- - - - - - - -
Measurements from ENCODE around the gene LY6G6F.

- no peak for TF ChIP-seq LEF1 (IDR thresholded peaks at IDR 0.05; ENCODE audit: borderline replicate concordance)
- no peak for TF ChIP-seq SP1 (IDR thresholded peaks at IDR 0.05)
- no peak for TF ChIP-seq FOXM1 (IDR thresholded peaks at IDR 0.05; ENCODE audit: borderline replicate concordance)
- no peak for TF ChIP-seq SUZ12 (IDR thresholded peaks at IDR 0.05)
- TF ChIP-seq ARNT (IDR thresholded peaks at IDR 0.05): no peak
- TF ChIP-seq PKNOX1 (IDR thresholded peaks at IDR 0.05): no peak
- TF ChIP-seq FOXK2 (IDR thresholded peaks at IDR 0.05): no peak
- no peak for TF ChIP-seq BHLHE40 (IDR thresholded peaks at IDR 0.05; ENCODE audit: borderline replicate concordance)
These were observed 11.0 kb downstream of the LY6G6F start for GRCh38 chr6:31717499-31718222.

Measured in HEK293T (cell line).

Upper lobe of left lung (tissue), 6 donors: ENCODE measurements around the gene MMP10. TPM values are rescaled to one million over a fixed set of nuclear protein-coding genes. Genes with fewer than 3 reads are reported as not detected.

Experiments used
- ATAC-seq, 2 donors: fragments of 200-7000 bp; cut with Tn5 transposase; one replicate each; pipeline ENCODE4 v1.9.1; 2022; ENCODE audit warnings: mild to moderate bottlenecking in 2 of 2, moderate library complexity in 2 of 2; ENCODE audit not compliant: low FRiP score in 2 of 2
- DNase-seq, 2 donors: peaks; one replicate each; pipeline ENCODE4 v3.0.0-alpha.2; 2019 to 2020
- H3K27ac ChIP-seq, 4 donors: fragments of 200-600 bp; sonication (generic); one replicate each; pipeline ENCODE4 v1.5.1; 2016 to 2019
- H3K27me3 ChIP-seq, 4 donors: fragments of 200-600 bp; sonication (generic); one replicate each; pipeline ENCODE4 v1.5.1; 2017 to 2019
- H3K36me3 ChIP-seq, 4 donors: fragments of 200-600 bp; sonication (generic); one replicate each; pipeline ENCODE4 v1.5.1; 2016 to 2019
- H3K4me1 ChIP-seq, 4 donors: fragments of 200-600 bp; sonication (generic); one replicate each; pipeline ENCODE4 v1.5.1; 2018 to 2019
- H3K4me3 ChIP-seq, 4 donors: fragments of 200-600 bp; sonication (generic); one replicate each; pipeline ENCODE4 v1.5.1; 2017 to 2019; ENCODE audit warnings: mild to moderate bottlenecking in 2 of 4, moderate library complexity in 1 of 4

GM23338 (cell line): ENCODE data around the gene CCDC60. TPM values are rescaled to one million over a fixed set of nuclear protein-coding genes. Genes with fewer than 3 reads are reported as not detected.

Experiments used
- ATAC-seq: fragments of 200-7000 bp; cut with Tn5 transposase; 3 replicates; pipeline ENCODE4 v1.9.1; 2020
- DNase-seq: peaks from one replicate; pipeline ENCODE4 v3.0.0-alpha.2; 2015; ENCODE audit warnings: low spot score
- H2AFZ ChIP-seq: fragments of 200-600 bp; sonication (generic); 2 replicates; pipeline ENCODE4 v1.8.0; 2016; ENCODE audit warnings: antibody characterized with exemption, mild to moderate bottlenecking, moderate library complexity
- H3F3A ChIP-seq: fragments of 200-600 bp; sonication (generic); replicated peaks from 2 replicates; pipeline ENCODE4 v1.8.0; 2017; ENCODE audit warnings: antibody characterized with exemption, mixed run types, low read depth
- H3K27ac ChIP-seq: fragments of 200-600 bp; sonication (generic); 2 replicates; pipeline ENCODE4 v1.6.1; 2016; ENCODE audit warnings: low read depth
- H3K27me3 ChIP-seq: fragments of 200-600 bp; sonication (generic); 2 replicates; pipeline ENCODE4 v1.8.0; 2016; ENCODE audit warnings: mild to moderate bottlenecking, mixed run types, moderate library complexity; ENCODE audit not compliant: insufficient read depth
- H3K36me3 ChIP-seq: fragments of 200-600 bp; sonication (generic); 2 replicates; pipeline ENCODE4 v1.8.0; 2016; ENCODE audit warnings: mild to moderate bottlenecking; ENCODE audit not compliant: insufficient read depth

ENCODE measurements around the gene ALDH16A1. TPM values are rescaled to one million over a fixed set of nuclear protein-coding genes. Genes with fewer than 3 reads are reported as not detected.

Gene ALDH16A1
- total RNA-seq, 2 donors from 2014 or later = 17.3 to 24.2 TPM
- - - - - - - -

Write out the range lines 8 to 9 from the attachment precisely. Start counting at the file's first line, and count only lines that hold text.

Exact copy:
- TF ChIP-seq FOXK2 (IDR thresholded peaks at IDR 0.05): no peak
- no peak for TF ChIP-seq BHLHE40 (IDR thresholded peaks at IDR 0.05; ENCODE audit: borderline replicate concordance)